In a Kayapo community there is almost no sense of I, no individualism – everyone works as a collective. Kids aren't taught to undermine other kids or to compete against them in a destructive way. They don’t base their self-awareness and self-worth through manipulation, putting down, or rising above others. On the contrary, everyone is a team – everyone has the same goal. As a result, everyone is respectful. 

It was an incredibly refreshing change to live in a real, connected, loving community. To see what children were like when their parents weren't out to make sure that they play every sport, fill every hour, and get to the most prestigious university. To see what happens when everyone thinks about everyone else. I wish that every parent could see what kids are like when they are raised this way.

The things that really struck me about Kayapo childrearing – building a lack of fear, expressing emotions, and living as part of a community – are not what I hear most parents talking about today. And it’s true, most modern parents aren't planning to have their children live off the bounty of the jungle, dedicate their lives to their community, and preserve the rainforest they live in. But still. We could all learn a lot from the Kayapo. I'm grateful I had the opportunity. I won’t forget.


  1. I love that it's all about community. We've been trying to reach this to our children.

  2. What an amazing time you must have had! I love that their culture promotes community instead of individual. The photo of the little girl seeing herself on your phone is priceless.

  3. Wow. What an awesome experience for you, for anyone! Thank you for sharing their story!

  4. What am amazing journey you had. We are trying to focus on similar values at home - dialing it back (a lot), being compassionate towards others...

  5. Wow! I love that it's all about the community and closeness.

  6. What an amazing experience! I wish we lived in a society where #1 was completely possible.... but there are bad people out there that could/would harm our children if we just let them go (you know what I mean). But I do get the take away from it. I do believe fear holds us back (but it isn't necessarily a bad thing to have fear, just as long as you don't let it control you). I do love the idea of community and family and not so much of a "me, me, me" society.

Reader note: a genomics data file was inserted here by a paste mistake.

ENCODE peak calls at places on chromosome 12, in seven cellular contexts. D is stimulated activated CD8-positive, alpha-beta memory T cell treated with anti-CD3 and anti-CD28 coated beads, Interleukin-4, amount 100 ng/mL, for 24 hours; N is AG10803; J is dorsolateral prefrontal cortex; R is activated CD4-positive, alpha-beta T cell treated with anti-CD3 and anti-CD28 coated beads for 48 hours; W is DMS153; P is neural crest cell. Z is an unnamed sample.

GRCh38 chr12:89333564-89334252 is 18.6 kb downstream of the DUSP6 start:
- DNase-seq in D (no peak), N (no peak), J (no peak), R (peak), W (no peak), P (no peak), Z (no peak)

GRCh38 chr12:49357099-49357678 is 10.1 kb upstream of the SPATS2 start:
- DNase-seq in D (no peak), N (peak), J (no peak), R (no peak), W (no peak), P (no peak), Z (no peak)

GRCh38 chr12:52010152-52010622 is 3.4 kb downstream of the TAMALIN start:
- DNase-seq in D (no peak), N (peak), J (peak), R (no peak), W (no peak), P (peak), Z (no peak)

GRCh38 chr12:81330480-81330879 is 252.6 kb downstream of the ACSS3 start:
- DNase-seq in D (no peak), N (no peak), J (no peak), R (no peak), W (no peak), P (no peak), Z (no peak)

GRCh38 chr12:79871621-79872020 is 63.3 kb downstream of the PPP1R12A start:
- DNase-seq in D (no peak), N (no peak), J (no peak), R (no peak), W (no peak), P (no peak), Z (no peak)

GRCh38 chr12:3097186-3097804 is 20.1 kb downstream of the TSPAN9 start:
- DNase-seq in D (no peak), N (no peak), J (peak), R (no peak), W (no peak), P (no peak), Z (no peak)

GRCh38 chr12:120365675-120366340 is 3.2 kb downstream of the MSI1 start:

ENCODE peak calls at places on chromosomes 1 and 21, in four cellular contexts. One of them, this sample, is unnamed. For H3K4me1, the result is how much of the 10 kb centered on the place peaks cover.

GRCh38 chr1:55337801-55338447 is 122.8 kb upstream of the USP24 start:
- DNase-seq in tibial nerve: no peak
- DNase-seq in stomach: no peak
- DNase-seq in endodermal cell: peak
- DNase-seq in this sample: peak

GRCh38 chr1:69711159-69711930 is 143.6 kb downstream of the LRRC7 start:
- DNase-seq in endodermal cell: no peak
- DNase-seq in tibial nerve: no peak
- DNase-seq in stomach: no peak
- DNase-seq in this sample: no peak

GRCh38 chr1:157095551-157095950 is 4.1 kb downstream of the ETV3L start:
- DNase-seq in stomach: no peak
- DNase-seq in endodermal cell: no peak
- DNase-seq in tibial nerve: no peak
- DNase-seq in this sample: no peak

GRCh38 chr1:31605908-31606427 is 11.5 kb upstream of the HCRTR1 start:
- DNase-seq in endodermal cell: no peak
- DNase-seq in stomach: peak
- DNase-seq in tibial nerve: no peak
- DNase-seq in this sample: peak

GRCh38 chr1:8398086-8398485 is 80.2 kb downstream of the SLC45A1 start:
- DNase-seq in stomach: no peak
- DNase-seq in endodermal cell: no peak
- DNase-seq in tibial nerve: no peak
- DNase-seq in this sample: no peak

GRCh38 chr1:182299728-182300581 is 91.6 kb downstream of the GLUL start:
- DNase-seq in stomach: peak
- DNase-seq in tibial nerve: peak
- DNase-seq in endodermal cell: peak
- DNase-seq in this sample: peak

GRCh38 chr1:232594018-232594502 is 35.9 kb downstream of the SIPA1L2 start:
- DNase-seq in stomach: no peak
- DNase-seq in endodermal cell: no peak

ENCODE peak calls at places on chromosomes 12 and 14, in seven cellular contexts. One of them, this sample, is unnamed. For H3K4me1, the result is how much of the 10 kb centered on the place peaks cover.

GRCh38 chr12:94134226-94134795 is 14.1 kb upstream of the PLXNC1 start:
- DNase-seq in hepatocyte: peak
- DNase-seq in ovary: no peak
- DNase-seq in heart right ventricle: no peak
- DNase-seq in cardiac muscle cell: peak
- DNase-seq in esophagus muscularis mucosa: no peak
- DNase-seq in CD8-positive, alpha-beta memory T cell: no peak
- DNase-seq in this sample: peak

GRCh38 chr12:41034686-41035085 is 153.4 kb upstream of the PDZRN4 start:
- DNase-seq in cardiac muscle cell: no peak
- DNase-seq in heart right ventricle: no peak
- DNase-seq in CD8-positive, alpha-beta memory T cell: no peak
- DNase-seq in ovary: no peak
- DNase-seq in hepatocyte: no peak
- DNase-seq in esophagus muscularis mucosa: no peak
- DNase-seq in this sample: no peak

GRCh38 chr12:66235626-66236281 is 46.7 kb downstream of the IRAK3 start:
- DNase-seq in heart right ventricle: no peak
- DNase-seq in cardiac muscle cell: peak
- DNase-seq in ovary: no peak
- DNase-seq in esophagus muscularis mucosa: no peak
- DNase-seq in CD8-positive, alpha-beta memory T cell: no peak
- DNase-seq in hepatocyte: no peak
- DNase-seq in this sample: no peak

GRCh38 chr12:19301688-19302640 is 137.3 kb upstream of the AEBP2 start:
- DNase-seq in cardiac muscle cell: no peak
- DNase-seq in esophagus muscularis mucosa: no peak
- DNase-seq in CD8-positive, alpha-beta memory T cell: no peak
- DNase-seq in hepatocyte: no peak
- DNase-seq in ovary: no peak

7. I keep coming back to this post. Your images of the Kayapo people are just stunning. I would love to travel more to be able to have similar experiences.

  8. The Kayapo are raising their children so differently than we do in the States. I think we could use a little more of their teachings here...especially the sense of community and that competition among children isn't necessary.

  9. Wow! It's amazing how much off course the "civilized" world has gotten. Such a refreshing post.

  10. That is so neat to learn about the Kayapo. I just love looking at the beautiful pictures!

  11. There is something to be said for living technology free. I am so glad you got this experience. It looks like a magical place with beautiful people.

  12. Wow is absolutely correct! I love how even though they are poor they all look healthy and happy because that is what life is all about. The drawings on the children is that actual tattoo's or a non permanent henna?

  13. Great lessons to learn. It's amazing how you can have so much when you have so little, or what we think of as so little.

  14. Wow what an amazing experience! These are lessons I would love to give my children firsthand.